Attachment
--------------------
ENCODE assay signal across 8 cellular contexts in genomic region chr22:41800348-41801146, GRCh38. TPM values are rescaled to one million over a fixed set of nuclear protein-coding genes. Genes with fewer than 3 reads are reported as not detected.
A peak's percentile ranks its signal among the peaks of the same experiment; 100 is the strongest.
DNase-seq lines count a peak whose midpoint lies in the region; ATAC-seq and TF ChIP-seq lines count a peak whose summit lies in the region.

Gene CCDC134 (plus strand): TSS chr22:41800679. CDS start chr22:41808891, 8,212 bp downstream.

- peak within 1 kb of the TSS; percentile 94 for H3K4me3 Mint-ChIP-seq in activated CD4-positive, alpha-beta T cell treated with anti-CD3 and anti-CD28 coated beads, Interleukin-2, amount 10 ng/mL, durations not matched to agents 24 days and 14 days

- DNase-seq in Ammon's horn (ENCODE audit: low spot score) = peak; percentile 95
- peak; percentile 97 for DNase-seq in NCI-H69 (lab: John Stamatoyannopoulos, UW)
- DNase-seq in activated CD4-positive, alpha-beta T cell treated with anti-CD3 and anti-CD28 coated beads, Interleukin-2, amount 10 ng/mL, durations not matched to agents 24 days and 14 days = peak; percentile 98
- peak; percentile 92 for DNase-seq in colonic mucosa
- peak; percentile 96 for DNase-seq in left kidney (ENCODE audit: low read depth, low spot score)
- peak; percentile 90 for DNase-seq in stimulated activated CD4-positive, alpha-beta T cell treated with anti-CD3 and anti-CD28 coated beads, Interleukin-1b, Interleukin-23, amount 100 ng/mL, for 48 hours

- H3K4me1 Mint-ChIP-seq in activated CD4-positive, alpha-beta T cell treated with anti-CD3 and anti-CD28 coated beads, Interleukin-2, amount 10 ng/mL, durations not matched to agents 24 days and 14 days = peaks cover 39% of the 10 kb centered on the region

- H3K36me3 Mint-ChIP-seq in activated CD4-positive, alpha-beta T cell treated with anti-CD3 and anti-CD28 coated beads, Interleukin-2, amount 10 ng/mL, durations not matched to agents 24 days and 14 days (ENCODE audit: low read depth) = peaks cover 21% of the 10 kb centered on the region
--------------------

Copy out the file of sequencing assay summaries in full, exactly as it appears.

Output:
ENCODE assay signal across 8 cellular contexts in genomic region chr22:41800348-41801146, GRCh38. TPM values are rescaled to one million over a fixed set of nuclear protein-coding genes. Genes with fewer than 3 reads are reported as not detected.
A peak's percentile ranks its signal among the peaks of the same experiment; 100 is the strongest.
DNase-seq lines count a peak whose midpoint lies in the region; ATAC-seq and TF ChIP-seq lines count a peak whose summit lies in the region.

Gene CCDC134 (plus strand): TSS chr22:41800679. CDS start chr22:41808891, 8,212 bp downstream.

- peak within 1 kb of the TSS; percentile 94 for H3K4me3 Mint-ChIP-seq in activated CD4-positive, alpha-beta T cell treated with anti-CD3 and anti-CD28 coated beads, Interleukin-2, amount 10 ng/mL, durations not matched to agents 24 days and 14 days

- DNase-seq in Ammon's horn (ENCODE audit: low spot score) = peak; percentile 95
- peak; percentile 97 for DNase-seq in NCI-H69 (lab: John Stamatoyannopoulos, UW)
- DNase-seq in activated CD4-positive, alpha-beta T cell treated with anti-CD3 and anti-CD28 coated beads, Interleukin-2, amount 10 ng/mL, durations not matched to agents 24 days and 14 days = peak; percentile 98
- peak; percentile 92 for DNase-seq in colonic mucosa
- peak; percentile 96 for DNase-seq in left kidney (ENCODE audit: low read depth, low spot score)
- peak; percentile 90 for DNase-seq in stimulated activated CD4-positive, alpha-beta T cell treated with anti-CD3 and anti-CD28 coated beads, Interleukin-1b, Interleukin-23, amount 100 ng/mL, for 48 hours

- H3K4me1 Mint-ChIP-seq in activated CD4-positive, alpha-beta T cell treated with anti-CD3 and anti-CD28 coated beads, Interleukin-2, amount 10 ng/mL, durations not matched to agents 24 days and 14 days = peaks cover 39% of the 10 kb centered on the region

- H3K36me3 Mint-ChIP-seq in activated CD4-positive, alpha-beta T cell treated with anti-CD3 and anti-CD28 coated beads, Interleukin-2, amount 10 ng/mL, durations not matched to agents 24 days and 14 days (ENCODE audit: low read depth) = peaks cover 21% of the 10 kb centered on the region